and good works of CGM, and one hopes that the concerned small business owners will make some concerted attempt to know their new neighbors.
CGM assured the Committee that it remains dedicated to preventing loitering — as are most folks who work with those denied affordable housing — since it does not lead to the life-changing transformation that the Mission fosters. For this purpose, three locations inside the proposed site have been set aside for people to sit or stand and socialize, and the landscaping features include pedestrian walkways, increased accessibility (vans, and taxi and bus tokens will actually improve upon the existing location’s accessibility issues), and at least 70 parking spaces on-site. The move will require CGM to provide shuttle bus service for its clients and residents back to other services Downtown and in Over-the-Rhine.
The opposition repeated the fear that “women and children” and a “hardworking” “business alliance” cannot — should not — be around those without affordable housing.
A small group of business owners in the Queensgate area threatened that “jobs and the tax-base” will take flight and businesses will move. In response, CGM stated clearly that they would never put tenants’ lives in danger. Council firmly assured all those assembled that, should the businesses stay true to their barely veiled threat and relocate elsewhere within the city limits, they will do everything in their power to help with the moving arrangements.
Members of the Job Plus network, providing their own examples of how employers can successfully use local labor, challenged the small business owners’ notion that business would be hurt. Among those who spoke in support of the new site was Liza Smitherman, who sits on the board of CGM and is no stranger to running a small business as president of Brewster Pumping, LLC and as VP of Professional Development at Jostin Construction, Inc. Expert witnesses testified that relocating CGM will not negatively effect property values. The move is expressly not based on political whims or “moving the problem” elsewhere, but as a means to provide better services all around, as detailed in the carefully though-out vision developed by CGM for the site.
The opposition went further and suggested that the city is betraying the promise of a “safe and attractive” industrial park and making “mom and pop businesses” the victims of rushed, hazardous and unsafe planning as well as violating the vision of the Growth and Opportunities (GO) economic development plan.
However, the Committee assured the opposition that there is little to fear from those associated with CGM or the homeless population in general, provided that the people of Cincinnati actively participate in social services and recovery programs in order to meet the needs of those most in need. With most of the opposition having already walked out, Council concluded by expressing the will to find an amicable arrangement between both parties.
Council member Wayne Lippert, who was the only member to vote No, repeated the abstract mantra of “safety” — a strategy that lacked any specific details as to why those without affordable housing should pose any threat to the security of workers in a manufacturing district. Lippert also expressed, without intended irony, his preference for the site of an old jail.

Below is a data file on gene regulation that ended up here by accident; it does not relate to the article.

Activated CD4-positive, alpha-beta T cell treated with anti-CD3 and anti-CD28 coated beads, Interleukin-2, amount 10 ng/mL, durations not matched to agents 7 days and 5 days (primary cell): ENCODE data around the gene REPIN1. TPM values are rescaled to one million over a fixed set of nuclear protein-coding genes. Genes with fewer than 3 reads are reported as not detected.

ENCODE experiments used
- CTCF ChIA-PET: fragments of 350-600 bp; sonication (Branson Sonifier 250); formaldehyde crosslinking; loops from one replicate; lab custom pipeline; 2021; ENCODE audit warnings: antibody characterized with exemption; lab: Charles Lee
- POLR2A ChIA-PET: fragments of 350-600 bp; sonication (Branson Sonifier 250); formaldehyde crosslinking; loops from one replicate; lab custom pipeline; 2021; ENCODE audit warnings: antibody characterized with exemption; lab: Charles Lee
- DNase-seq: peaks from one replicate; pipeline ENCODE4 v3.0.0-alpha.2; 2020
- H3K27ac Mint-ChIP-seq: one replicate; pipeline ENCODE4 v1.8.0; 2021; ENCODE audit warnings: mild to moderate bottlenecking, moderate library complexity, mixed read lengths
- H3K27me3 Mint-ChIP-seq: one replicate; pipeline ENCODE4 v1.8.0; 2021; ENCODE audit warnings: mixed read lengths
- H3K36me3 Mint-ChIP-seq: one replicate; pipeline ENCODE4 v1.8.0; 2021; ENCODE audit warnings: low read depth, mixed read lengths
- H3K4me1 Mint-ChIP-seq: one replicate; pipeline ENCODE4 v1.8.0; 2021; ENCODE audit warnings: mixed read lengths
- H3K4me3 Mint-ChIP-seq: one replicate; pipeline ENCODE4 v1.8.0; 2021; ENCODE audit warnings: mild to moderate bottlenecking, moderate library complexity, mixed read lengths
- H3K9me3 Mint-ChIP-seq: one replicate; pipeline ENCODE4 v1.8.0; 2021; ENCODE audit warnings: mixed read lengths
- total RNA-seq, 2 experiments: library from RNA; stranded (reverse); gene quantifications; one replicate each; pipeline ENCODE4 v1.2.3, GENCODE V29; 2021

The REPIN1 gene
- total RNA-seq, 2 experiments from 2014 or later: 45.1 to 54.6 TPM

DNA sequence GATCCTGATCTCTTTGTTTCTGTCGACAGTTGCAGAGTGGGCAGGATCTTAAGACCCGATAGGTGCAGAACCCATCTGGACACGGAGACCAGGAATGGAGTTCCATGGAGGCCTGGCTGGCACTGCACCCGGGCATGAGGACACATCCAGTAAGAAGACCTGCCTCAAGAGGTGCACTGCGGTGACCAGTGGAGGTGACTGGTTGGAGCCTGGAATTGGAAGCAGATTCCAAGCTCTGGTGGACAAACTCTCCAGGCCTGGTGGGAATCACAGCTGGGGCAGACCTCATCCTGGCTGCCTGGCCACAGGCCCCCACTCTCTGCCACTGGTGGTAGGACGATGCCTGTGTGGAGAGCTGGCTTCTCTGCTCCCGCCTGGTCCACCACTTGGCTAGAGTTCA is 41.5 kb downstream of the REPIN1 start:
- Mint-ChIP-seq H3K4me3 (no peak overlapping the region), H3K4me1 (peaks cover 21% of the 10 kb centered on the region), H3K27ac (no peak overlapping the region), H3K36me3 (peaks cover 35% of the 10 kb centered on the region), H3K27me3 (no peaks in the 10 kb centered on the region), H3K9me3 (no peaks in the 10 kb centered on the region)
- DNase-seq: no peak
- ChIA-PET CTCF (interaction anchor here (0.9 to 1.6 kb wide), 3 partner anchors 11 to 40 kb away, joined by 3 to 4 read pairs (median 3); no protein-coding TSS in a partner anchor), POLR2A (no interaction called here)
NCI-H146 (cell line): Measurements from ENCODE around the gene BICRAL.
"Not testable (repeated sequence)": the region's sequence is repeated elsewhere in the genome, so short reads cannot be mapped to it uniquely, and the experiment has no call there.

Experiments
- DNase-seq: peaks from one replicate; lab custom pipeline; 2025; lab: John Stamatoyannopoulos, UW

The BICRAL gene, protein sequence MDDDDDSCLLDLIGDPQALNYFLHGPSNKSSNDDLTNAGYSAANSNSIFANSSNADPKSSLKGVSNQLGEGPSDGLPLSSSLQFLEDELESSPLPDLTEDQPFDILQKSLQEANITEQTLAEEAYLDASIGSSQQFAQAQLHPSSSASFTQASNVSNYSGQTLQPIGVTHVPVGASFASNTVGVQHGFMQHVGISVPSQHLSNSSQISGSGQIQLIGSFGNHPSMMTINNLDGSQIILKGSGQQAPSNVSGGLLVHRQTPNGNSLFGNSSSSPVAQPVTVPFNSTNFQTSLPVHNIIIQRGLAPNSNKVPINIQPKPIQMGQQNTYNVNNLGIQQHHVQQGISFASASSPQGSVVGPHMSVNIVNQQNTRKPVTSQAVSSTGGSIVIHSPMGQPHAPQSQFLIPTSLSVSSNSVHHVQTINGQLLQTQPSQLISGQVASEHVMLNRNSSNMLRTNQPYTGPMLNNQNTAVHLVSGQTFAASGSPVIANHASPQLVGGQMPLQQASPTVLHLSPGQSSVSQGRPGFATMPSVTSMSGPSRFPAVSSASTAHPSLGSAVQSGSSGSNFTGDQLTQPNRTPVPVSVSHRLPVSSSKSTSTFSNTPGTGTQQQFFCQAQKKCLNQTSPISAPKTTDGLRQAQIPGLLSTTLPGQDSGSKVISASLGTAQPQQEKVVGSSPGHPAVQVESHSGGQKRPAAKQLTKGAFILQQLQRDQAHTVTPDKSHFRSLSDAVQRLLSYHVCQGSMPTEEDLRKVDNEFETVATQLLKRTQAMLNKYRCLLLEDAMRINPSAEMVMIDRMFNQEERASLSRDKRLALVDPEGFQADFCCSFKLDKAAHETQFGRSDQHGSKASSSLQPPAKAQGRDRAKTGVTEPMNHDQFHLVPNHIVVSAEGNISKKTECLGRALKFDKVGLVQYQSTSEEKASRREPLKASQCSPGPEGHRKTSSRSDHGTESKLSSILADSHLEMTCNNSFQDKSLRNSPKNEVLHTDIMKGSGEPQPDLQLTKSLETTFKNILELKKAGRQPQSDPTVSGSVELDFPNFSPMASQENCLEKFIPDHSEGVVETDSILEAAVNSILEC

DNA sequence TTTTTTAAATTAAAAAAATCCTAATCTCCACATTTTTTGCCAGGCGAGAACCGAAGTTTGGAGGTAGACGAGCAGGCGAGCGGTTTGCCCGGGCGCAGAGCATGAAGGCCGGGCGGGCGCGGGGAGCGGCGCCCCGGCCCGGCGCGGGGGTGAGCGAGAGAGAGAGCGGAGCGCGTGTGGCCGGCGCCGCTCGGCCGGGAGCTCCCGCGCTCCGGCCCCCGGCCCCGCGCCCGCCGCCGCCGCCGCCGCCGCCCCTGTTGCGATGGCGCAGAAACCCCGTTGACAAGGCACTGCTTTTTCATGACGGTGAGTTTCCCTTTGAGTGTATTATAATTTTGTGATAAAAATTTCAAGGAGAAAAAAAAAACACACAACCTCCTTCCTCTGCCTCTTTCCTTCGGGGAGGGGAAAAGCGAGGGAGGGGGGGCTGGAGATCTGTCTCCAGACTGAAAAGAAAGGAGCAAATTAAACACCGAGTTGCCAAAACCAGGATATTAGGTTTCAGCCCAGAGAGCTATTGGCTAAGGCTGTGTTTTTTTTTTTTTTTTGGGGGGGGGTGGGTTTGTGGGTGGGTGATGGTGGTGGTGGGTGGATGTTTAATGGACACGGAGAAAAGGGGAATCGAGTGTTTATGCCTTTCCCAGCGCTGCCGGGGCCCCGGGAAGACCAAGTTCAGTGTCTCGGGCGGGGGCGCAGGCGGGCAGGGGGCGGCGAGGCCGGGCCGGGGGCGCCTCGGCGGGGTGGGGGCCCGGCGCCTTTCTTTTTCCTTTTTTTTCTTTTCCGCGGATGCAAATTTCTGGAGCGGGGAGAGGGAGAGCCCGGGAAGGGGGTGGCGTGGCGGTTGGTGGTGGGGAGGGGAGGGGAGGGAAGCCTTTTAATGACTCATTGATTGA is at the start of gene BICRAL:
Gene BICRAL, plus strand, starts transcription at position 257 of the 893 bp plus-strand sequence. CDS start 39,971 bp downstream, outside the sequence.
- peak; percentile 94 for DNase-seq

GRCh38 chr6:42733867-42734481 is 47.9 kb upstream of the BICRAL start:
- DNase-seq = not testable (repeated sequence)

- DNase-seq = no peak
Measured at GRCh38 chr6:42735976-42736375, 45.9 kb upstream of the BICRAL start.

By a bizarre turn in their logic, the few small business owners argued that, by “teaming up” with Cincinnati Center City Development (3CDC), CGM is allied with forces bent on destroying neighborhood and manufacturing districts across Cincinnati.
The fact is that it is regrettable that 3CDC will now own the crucial location of the former Mission just a stone’s throw from Washington Park. However, while this reporter is under no delusions regarding 3CDC’s explicit profit-driven motives, there is no doubt that CGM is moving because they have an empathetic desire to serve more people and to create greater amounts of successful and sustainable outcomes for the community. It seems unlikely that this particular relocation will kick-start the drain of social-service agencies and poor residents from Over-the-Rhine and Downtown, although the danger remains, making the Drop Inn Center’s current location and services all the more important to sustain.
CGM should be commended for having taken all the necessary measures to ensure that the site benefits the local business community as well as addressing existing problems with the current location of the Mission. They continue to provide an exemplary model for how other social services might work with the city in dealing with the direct causes of economic and social hardship.
Particularly impressive is their willingness to negotiate an amicable and open agreement with Museum Center/Union Terminal (this is important in light of the fact that opponents of CityLink have spread lies about “sexual predators” being welcomed into the West End — utter nonsense, since “sexual offenders” are not permitted to live in CGM shelters). Museum Center has said that security and transport remain issues, and received assurance from CGM that the new services are not simply being “dropped” into Queensgate without regard for how to improve the neighborhood.
Indeed, the Committee expressed an understanding that this is a magnificent opportunity to take a bold step forward and learn from past mistakes, as well as to support programming that will directly improve Cincinnati communities.
Wednesday, June 22nd with a 9-7 vote (Ghiz and Lippert voting no), Council passed the needed Notwithstanding Ordinance in favor of CGM.